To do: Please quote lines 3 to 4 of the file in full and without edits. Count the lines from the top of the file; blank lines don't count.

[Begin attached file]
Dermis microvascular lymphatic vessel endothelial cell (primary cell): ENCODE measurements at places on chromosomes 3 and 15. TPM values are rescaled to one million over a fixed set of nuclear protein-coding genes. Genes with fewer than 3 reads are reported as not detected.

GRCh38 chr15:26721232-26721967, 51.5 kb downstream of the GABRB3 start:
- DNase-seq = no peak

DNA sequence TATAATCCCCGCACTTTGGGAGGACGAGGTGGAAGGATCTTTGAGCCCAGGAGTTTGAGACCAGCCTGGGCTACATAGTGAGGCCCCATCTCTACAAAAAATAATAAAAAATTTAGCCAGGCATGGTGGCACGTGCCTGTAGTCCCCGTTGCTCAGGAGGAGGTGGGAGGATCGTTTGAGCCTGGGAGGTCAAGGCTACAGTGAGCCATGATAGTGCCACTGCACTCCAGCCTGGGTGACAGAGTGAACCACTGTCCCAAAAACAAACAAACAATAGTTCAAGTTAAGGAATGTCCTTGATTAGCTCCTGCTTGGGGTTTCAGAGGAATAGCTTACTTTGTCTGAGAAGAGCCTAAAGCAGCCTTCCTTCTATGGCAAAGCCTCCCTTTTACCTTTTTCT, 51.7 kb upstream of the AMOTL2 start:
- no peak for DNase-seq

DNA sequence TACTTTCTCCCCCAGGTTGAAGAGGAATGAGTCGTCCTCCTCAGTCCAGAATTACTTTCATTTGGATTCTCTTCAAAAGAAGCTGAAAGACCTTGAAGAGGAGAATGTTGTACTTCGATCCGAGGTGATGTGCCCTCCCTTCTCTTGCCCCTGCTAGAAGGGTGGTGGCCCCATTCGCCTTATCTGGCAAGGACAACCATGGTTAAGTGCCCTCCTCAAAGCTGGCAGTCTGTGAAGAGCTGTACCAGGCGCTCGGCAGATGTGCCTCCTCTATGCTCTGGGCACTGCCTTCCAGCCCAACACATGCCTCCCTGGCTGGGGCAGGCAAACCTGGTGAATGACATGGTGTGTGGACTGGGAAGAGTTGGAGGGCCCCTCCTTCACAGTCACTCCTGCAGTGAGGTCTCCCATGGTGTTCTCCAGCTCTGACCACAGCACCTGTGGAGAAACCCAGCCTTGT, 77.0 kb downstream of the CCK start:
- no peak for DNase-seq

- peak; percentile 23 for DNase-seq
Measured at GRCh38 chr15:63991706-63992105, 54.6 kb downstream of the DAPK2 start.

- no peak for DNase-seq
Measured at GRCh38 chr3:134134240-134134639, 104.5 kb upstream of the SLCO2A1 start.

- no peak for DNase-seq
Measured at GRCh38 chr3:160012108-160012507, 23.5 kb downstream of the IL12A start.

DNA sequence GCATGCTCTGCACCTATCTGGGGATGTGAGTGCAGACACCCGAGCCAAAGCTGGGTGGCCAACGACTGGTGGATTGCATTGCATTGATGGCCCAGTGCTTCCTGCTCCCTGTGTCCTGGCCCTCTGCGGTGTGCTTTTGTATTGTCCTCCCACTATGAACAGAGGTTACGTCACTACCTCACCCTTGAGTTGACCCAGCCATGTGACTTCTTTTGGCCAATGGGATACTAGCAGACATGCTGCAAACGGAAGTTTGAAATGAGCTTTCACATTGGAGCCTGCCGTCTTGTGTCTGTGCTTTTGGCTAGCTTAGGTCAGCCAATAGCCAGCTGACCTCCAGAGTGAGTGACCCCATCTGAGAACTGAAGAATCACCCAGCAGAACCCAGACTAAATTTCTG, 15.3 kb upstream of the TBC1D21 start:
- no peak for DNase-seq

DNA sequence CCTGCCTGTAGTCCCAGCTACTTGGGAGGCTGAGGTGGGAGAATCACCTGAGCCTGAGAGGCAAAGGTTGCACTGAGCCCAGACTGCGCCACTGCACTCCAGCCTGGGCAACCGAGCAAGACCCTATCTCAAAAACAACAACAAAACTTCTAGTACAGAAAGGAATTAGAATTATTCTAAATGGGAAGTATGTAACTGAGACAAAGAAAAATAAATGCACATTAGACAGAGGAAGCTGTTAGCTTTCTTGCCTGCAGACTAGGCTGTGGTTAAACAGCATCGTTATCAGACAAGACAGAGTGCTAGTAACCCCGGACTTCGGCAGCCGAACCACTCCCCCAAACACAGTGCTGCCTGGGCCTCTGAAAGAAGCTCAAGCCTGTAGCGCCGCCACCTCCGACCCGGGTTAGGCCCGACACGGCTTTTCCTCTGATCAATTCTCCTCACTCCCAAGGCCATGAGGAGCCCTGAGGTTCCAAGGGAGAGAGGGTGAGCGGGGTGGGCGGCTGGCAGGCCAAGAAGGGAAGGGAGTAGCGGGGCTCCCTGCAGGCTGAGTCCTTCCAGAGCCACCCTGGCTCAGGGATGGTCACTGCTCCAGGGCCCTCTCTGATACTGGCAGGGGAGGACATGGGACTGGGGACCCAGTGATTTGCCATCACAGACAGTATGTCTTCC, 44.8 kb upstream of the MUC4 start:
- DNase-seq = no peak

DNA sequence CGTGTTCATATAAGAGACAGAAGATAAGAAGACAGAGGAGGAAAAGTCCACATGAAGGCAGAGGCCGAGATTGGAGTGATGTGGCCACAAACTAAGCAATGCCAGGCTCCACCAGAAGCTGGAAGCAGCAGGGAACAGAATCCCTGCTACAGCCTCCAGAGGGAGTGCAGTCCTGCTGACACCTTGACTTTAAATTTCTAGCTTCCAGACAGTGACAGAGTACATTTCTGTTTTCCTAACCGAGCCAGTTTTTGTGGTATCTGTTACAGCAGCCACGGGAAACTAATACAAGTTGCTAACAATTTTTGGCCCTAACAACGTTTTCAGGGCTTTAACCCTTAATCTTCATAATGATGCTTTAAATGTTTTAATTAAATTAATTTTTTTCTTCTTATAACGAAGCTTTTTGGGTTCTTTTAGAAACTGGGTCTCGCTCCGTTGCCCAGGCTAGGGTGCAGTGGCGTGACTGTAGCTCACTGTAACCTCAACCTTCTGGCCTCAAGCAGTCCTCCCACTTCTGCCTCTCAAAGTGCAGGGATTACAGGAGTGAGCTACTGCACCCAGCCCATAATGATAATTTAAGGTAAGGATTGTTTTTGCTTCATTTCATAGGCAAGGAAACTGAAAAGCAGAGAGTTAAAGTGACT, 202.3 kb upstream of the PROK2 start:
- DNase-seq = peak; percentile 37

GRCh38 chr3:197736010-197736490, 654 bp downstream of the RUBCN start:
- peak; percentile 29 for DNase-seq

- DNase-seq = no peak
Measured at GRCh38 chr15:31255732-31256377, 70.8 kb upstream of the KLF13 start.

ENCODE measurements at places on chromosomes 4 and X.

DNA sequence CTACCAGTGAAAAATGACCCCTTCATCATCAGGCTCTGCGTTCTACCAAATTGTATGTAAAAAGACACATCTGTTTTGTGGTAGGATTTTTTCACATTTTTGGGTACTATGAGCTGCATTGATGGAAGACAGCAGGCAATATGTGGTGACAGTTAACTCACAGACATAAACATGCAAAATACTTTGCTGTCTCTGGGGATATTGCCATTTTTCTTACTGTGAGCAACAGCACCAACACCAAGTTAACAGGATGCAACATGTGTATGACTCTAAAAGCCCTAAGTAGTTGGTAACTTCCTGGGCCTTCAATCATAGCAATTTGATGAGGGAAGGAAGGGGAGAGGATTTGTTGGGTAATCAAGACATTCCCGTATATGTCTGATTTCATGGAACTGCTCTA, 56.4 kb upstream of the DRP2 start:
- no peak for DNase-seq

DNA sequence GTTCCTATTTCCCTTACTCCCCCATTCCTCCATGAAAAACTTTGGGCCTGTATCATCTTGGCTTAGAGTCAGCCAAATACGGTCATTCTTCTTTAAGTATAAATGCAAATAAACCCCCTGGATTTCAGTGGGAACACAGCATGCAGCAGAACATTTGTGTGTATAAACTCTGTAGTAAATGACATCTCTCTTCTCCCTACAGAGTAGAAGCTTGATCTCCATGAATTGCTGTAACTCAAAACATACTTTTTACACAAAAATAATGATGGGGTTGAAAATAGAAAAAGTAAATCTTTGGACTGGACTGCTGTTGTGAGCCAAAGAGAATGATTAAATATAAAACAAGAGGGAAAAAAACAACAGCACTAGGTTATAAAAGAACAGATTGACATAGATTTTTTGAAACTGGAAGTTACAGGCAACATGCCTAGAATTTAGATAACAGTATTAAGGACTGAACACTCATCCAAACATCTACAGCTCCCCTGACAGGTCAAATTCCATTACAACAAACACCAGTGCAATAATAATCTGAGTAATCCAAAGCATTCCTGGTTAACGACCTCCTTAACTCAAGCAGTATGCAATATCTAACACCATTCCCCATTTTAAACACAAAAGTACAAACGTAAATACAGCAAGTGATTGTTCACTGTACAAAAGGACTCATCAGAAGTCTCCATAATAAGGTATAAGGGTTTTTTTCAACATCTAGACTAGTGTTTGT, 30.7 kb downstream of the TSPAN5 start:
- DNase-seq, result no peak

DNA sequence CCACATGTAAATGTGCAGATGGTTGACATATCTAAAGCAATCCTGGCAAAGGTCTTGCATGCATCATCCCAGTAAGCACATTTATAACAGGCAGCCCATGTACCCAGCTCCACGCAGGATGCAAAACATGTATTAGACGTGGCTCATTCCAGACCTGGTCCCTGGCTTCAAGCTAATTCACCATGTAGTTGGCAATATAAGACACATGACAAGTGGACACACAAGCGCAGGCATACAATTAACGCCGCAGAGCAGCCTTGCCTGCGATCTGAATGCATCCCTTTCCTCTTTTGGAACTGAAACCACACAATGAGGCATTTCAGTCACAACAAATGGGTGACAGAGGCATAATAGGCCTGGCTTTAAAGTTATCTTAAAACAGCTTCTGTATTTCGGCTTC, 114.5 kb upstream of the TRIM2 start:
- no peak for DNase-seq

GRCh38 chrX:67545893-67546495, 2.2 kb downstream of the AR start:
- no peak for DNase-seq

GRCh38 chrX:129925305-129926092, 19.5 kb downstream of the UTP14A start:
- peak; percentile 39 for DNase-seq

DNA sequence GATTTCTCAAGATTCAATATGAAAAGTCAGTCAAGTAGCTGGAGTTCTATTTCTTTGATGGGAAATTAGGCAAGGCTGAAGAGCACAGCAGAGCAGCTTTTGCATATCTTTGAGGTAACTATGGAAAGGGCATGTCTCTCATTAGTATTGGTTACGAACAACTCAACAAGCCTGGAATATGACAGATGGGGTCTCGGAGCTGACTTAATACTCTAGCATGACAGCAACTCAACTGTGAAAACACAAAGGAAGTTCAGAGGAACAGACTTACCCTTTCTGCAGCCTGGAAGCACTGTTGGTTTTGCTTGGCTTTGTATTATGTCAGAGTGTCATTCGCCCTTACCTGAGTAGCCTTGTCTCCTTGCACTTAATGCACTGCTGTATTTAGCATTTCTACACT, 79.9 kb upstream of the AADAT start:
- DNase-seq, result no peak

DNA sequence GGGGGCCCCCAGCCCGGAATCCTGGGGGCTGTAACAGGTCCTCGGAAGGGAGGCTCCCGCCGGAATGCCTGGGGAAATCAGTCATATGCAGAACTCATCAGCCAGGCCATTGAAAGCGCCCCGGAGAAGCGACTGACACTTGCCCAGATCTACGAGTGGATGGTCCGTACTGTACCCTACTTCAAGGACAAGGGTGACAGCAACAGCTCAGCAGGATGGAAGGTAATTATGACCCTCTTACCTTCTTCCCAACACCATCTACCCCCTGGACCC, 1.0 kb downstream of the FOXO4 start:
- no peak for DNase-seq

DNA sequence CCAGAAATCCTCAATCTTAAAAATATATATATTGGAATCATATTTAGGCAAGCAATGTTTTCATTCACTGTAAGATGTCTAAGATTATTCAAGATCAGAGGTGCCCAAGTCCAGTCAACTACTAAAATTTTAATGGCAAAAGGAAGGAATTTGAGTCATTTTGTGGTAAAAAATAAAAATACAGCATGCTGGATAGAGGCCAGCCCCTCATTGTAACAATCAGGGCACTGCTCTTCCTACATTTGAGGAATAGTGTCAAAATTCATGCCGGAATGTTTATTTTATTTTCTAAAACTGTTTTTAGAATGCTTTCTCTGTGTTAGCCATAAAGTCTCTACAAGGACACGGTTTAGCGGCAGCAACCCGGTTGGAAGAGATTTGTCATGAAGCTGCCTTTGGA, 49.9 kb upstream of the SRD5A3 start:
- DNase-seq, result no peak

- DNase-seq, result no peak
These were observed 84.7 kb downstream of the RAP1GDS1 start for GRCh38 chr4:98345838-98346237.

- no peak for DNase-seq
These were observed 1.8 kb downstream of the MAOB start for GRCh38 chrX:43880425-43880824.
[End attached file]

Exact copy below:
- DNase-seq = no peak

DNA sequence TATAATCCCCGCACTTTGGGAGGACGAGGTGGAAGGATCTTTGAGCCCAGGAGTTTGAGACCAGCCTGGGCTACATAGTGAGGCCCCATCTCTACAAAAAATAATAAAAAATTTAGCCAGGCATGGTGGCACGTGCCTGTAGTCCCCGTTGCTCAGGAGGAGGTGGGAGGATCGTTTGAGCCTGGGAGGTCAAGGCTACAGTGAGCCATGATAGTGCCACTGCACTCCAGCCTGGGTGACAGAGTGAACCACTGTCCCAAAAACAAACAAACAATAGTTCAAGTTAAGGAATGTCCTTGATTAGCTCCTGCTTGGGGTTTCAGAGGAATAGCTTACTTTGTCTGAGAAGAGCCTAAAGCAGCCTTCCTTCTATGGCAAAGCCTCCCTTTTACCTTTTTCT, 51.7 kb upstream of the AMOTL2 start: